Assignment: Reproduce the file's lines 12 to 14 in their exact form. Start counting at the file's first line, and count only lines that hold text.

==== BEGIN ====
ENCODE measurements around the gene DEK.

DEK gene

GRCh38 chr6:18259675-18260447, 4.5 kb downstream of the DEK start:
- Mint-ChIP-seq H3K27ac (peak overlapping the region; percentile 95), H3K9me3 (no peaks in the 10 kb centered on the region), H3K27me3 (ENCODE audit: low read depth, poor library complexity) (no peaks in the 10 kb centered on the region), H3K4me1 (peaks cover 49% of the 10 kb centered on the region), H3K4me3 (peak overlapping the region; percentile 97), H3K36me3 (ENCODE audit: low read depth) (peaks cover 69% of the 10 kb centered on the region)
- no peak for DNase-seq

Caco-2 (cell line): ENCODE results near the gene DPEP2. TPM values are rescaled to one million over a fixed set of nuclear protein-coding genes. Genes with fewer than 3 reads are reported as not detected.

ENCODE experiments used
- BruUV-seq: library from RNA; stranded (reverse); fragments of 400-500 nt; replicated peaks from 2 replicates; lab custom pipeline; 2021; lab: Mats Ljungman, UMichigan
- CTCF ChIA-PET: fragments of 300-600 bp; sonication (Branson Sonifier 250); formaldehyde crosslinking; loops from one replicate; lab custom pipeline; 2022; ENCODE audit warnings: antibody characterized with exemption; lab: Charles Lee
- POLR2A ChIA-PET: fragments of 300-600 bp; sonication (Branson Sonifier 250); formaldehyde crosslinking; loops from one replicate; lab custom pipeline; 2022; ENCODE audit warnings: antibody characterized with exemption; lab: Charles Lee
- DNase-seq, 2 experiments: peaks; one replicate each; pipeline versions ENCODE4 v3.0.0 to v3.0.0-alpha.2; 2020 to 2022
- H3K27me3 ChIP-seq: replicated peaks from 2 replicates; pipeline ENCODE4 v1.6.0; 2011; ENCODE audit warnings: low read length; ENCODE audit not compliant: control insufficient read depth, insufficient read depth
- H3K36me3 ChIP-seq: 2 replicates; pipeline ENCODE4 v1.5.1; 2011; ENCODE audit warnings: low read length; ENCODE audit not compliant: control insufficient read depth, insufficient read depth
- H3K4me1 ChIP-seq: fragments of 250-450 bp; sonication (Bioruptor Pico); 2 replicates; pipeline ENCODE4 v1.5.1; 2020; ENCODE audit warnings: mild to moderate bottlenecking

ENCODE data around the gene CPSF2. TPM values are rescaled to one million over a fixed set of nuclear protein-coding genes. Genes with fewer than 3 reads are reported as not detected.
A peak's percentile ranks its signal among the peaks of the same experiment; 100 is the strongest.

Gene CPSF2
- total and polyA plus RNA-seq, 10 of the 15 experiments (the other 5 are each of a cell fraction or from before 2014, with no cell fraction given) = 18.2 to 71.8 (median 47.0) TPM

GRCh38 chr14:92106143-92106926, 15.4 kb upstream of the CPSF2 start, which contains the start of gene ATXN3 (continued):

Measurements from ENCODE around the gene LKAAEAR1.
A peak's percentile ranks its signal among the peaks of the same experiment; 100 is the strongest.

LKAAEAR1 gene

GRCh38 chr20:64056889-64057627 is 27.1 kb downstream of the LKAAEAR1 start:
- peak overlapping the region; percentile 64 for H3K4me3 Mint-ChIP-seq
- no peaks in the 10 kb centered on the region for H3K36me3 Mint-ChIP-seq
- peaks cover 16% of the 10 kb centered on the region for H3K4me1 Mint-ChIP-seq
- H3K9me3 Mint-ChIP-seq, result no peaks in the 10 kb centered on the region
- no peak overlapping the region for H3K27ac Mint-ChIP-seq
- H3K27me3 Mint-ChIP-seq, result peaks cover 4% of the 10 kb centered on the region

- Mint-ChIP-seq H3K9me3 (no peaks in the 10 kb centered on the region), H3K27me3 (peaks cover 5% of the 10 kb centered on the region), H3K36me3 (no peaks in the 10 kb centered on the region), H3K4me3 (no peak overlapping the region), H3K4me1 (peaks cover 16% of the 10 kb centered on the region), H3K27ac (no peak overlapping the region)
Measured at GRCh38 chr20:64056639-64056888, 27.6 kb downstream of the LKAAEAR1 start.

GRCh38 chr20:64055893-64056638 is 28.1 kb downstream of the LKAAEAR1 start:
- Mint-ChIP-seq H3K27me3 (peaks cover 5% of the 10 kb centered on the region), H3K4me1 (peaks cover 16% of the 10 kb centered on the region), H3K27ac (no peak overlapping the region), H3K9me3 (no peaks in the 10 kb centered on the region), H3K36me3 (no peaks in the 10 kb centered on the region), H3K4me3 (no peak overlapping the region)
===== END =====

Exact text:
- H3K27me3 ChIP-seq: replicated peaks from 2 replicates; pipeline ENCODE4 v1.6.0; 2011; ENCODE audit warnings: low read length; ENCODE audit not compliant: control insufficient read depth, insufficient read depth
- H3K36me3 ChIP-seq: 2 replicates; pipeline ENCODE4 v1.5.1; 2011; ENCODE audit warnings: low read length; ENCODE audit not compliant: control insufficient read depth, insufficient read depth
- H3K4me1 ChIP-seq: fragments of 250-450 bp; sonication (Bioruptor Pico); 2 replicates; pipeline ENCODE4 v1.5.1; 2020; ENCODE audit warnings: mild to moderate bottlenecking